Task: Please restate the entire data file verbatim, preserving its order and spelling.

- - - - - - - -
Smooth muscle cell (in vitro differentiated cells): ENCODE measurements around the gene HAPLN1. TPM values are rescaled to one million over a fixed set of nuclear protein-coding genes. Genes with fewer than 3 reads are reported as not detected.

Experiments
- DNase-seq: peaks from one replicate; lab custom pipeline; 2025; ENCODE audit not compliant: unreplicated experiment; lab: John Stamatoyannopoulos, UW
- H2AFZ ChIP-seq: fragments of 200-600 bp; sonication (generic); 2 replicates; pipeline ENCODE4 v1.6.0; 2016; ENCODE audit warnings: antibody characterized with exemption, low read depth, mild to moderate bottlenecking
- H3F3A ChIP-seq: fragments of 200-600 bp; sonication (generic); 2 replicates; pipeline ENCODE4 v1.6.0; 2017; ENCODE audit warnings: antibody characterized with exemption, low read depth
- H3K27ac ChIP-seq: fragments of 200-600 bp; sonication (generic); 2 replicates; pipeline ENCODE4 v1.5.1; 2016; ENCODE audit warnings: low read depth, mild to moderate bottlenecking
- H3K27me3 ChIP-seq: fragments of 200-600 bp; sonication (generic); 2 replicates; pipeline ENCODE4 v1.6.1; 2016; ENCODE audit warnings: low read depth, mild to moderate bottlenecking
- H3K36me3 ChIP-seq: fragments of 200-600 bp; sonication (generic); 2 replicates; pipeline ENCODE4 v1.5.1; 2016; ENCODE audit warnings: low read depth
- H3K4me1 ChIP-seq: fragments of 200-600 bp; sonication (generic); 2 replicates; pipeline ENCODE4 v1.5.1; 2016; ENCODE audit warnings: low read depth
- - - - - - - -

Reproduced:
Smooth muscle cell (in vitro differentiated cells): ENCODE measurements around the gene HAPLN1. TPM values are rescaled to one million over a fixed set of nuclear protein-coding genes. Genes with fewer than 3 reads are reported as not detected.

Experiments
- DNase-seq: peaks from one replicate; lab custom pipeline; 2025; ENCODE audit not compliant: unreplicated experiment; lab: John Stamatoyannopoulos, UW
- H2AFZ ChIP-seq: fragments of 200-600 bp; sonication (generic); 2 replicates; pipeline ENCODE4 v1.6.0; 2016; ENCODE audit warnings: antibody characterized with exemption, low read depth, mild to moderate bottlenecking
- H3F3A ChIP-seq: fragments of 200-600 bp; sonication (generic); 2 replicates; pipeline ENCODE4 v1.6.0; 2017; ENCODE audit warnings: antibody characterized with exemption, low read depth
- H3K27ac ChIP-seq: fragments of 200-600 bp; sonication (generic); 2 replicates; pipeline ENCODE4 v1.5.1; 2016; ENCODE audit warnings: low read depth, mild to moderate bottlenecking
- H3K27me3 ChIP-seq: fragments of 200-600 bp; sonication (generic); 2 replicates; pipeline ENCODE4 v1.6.1; 2016; ENCODE audit warnings: low read depth, mild to moderate bottlenecking
- H3K36me3 ChIP-seq: fragments of 200-600 bp; sonication (generic); 2 replicates; pipeline ENCODE4 v1.5.1; 2016; ENCODE audit warnings: low read depth
- H3K4me1 ChIP-seq: fragments of 200-600 bp; sonication (generic); 2 replicates; pipeline ENCODE4 v1.5.1; 2016; ENCODE audit warnings: low read depth